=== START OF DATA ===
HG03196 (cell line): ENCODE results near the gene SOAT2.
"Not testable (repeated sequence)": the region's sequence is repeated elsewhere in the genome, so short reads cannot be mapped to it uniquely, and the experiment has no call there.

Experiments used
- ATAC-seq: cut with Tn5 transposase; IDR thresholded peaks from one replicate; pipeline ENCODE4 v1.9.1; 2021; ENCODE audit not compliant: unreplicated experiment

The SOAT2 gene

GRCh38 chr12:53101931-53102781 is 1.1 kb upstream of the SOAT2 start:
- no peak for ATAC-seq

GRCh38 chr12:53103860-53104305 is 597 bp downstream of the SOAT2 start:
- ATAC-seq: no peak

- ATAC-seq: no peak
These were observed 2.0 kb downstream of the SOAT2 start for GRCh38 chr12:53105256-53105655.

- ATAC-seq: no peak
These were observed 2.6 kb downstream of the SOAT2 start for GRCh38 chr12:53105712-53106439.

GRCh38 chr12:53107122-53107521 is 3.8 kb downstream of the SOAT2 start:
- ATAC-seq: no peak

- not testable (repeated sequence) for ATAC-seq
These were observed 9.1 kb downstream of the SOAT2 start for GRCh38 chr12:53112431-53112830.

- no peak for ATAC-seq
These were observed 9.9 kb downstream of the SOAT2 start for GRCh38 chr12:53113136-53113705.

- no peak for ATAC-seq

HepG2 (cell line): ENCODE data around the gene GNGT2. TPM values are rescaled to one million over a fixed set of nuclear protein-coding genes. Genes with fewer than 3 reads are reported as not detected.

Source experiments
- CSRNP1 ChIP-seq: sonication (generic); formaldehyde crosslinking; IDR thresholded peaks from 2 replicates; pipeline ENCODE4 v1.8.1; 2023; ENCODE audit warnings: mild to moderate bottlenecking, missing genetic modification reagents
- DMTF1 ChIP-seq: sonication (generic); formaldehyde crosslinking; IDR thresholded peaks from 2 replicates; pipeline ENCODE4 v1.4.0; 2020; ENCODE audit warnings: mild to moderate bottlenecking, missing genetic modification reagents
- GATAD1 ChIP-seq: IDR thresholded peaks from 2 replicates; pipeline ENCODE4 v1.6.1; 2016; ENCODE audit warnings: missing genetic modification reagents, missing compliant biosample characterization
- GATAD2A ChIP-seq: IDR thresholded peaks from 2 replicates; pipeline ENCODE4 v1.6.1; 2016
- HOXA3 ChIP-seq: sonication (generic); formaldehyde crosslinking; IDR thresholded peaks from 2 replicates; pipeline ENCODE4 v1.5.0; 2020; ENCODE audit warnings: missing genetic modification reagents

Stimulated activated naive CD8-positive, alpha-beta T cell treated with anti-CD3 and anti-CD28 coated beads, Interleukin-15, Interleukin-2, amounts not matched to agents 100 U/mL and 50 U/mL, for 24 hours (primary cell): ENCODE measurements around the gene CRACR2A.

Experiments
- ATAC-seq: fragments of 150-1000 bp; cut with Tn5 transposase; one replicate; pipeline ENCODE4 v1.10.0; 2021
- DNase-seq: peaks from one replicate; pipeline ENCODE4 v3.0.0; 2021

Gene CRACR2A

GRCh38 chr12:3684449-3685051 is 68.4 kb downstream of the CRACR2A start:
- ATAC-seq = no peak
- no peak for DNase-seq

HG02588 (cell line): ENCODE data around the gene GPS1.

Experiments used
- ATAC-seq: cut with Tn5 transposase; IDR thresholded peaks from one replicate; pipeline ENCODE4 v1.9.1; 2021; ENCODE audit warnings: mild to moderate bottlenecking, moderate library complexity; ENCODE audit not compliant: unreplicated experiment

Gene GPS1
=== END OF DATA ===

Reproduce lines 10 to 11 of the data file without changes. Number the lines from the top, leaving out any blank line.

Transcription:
- ATAC-seq: no peak
These were observed 2.0 kb downstream of the SOAT2 start for GRCh38 chr12:53105256-53105655.